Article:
The album opens up with the slow, ominous harmonies and military march-style drumming of "Through The Horned Gate". Gives you just enough time to vaguely realize what the hell is coming, and then explodes out of the gate with the REAL opener, a mean little ditty called "Night Marauders". Opening with a fast, galloping Maiden-on-crack riff, the song kicks you in the gut and simply does not let up. And thus, the pace for the album is set. Led by the intense and technical drumming of newcomer Alexei Rodriguez [Yeah, you never heard double bass and blast beats like this outta their LAST drummer... what the hell was his name, anyway?], this album packs much more of a punch than their previous offerings, and while the classic metal influence is still apparent, the album as a whole is much heavier and more aggressive, with thrash and death metal influences creeping into their sound. The drumming was always an issue [for me] with the band's previous material, because it was always fairly repetitive and bland, and affected the music as such. This problem has been fixed on the new record. Backed by a killer new rhythm section, the dual guitar attack delivers song after song of heavy [yet deliciously catchy] riffs, soaring harmonies, and intense solos. Add two vocalists on top of the extremely tight instrumental section, and you have a fantastic combination. Yes, did I forget to mention they have two vocalists? The dual-vox routine isn't all that rare anymore, but up to this point, it's mostly been practiced by bland mallcore bands who hope that adding a screamer will make their music a bit edgier. No, the combination here is something I seriously doubt you've heard before. Jamie Hooper belts out a fairly generic, yet well-delivered metalcore scream, adding a modern aggression to the music. The other vocalist, Cam Pipes [and never have I heard someone who so lived up to their name] wails like an air-raid siren over the mix, singing about swords and demons and raping and pillaging and the teeth of sea-monsters [wait.... what?]. Halford himself would be proud.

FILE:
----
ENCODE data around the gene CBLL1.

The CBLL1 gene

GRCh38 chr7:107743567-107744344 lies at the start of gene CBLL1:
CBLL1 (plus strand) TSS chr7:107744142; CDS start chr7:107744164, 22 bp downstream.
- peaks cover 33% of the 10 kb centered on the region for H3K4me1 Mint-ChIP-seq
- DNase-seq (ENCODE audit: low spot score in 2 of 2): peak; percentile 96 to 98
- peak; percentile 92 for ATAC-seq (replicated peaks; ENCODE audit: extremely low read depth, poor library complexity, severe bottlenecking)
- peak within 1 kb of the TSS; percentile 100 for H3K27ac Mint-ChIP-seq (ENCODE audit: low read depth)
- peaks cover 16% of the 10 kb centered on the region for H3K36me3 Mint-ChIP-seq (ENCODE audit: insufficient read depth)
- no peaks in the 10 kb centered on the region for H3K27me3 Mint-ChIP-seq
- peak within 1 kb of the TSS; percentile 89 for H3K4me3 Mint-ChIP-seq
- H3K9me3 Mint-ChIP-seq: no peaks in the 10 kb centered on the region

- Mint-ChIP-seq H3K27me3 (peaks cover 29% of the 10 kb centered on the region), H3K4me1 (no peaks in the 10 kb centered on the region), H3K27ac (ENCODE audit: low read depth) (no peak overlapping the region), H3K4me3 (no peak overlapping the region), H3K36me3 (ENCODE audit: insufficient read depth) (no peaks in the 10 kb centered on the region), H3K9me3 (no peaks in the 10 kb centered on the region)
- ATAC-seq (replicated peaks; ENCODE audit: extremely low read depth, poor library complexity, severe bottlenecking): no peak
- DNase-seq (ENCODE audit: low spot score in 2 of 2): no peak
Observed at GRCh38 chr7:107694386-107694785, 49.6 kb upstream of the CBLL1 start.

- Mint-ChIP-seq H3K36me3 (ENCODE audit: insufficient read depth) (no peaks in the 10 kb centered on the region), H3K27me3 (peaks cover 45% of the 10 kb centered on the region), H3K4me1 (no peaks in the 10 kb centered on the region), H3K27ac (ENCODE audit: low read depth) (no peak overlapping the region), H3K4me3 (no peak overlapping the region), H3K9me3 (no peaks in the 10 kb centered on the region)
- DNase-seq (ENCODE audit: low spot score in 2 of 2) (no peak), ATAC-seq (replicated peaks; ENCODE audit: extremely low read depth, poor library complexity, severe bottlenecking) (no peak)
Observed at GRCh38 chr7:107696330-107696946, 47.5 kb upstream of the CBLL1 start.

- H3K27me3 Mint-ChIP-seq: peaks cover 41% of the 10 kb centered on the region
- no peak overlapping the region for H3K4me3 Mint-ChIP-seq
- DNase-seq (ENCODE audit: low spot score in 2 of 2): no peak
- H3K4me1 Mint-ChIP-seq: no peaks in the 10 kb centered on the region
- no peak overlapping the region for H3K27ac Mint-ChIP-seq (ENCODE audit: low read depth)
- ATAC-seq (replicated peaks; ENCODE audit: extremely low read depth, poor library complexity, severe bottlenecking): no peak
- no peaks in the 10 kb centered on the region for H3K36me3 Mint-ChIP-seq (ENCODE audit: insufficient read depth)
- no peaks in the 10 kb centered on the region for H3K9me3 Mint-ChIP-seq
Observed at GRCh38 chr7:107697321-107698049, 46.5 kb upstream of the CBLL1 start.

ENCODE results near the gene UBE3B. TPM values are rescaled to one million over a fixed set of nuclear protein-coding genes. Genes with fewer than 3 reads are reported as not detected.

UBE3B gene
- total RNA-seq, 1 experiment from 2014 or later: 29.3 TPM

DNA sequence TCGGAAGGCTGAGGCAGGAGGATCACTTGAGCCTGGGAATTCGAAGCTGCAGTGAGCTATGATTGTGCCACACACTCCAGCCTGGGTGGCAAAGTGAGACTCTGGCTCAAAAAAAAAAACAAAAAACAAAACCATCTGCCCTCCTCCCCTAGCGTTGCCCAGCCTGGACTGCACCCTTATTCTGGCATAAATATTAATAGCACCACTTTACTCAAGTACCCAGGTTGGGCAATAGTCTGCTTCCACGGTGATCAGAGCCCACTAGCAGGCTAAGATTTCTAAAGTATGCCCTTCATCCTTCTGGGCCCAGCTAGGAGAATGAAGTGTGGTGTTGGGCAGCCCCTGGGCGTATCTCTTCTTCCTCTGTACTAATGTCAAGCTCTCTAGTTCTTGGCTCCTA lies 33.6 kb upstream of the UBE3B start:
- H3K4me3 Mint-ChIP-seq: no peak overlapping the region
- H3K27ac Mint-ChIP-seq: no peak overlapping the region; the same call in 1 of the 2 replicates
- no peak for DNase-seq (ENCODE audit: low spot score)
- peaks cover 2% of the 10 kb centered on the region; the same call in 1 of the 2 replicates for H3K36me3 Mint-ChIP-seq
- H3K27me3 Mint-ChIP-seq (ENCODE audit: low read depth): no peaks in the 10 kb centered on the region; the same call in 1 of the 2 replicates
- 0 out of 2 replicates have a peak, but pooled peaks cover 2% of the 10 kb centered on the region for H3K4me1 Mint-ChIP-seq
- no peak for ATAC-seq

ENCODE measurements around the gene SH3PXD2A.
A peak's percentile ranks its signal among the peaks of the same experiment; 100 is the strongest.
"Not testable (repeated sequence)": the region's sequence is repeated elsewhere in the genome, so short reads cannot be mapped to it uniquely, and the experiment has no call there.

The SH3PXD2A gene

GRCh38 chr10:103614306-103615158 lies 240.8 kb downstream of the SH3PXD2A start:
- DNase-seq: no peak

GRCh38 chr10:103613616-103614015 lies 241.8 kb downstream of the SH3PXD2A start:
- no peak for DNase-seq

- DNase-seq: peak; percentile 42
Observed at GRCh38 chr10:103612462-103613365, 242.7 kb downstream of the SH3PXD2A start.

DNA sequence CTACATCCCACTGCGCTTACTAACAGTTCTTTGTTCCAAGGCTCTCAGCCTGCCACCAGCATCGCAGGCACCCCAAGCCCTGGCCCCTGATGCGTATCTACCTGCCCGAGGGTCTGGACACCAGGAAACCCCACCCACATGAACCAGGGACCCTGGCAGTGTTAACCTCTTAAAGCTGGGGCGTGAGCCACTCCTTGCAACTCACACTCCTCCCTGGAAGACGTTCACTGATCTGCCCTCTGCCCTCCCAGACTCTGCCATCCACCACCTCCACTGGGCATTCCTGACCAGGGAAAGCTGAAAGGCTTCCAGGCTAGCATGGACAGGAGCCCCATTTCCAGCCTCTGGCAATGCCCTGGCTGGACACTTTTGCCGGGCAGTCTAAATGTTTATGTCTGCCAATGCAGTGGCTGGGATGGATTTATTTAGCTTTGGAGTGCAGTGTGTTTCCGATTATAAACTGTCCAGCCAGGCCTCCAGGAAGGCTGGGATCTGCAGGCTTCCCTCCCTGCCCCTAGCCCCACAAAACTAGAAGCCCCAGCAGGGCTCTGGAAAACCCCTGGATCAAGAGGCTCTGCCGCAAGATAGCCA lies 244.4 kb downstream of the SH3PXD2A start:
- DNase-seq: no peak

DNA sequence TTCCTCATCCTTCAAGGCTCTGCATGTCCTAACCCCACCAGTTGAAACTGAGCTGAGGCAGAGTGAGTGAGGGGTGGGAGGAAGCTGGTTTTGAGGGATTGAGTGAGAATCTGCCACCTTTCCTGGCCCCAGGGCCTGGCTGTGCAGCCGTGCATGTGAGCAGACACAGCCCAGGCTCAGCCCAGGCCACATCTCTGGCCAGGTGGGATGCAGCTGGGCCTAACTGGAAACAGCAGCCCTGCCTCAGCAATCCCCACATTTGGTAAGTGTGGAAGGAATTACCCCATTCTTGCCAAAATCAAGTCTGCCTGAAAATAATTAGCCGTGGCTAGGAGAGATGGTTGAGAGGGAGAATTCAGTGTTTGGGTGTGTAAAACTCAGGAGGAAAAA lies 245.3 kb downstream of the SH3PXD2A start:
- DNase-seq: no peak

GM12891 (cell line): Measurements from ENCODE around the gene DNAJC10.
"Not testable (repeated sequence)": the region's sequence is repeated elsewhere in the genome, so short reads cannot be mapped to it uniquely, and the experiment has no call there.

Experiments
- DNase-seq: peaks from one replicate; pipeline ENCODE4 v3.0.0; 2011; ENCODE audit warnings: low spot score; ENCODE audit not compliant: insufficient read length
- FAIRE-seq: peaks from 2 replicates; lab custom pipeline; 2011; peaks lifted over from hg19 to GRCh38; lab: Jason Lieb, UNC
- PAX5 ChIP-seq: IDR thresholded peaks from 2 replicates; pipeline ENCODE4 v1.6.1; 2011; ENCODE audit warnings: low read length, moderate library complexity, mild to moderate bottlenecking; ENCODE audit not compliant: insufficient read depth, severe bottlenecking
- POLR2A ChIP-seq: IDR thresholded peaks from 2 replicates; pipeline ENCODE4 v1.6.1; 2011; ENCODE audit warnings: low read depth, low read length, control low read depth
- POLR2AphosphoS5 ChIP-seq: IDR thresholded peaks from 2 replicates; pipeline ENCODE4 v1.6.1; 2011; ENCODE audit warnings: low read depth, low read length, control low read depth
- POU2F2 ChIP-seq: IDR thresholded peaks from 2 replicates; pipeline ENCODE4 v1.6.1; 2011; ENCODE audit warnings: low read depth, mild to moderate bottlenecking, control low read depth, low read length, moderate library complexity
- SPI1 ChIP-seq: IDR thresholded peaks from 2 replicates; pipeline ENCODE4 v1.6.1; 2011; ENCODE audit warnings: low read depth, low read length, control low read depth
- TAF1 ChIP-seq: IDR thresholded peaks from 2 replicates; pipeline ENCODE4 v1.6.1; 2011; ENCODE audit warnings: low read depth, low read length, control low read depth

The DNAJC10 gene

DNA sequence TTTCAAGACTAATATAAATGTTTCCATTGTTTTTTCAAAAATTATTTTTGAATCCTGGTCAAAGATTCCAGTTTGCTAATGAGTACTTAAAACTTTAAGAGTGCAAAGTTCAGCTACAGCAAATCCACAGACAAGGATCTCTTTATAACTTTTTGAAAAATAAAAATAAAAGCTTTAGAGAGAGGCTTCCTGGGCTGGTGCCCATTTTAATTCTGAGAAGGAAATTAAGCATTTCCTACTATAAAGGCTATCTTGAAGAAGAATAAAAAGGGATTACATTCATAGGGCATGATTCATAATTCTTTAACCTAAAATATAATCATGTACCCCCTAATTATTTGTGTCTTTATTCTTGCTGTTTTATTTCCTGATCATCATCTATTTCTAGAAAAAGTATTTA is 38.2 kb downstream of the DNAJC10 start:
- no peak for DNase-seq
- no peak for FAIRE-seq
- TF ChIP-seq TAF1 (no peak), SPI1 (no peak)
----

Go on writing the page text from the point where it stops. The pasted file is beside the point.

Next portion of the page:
And while Fire Up The Blades album is noticably heavier, it's also quite a bit more accessible. The boys in 3 Inches abandoned some of the all-out speed and ridiculously cheesy lyrics of their previous records ["Destroy The Orcs", anyone?] for some slower, chugging riffs and a thrashy, aggressive sound. The production is clean [courtesy of Mr. Joey Jordison of Slipknot fame], and the songs are all well written and concise, getting the point across without wandering too much or basking in self-indulgence. Stand-out tracks include the opener, "Night Marauders" [which I've already described], the unabashed metal anthem "Trial of Champions" [complete with organs in the chorus, which I thought was a brilliant touch], the thrashy, Slayer-esque "Demon's Blade", the speedy, blastbeat-ridden "Infinite Legions", and the medieval-sounding instrumental that closes the album, "Rejoice In The Fire of Man's Demise" [yeah... catchy title, huh?].
All semantics aside, this is a metal album, plain and simple. It combines the elements that us classic-metal buffs know and love, with a speed, aggression, and heaviness that puts it right up there with the majority of modern metal bands. It's melodic, but heavy. Fast, but catchy. Over-the-top, yet refined. It's old mixed with new, and the result is a fun, energetic record that deserves a few more spins than your first impression might tell you. Has it been done before? Yes. Is it still a great listen? You bet your fucking codpiece, it is.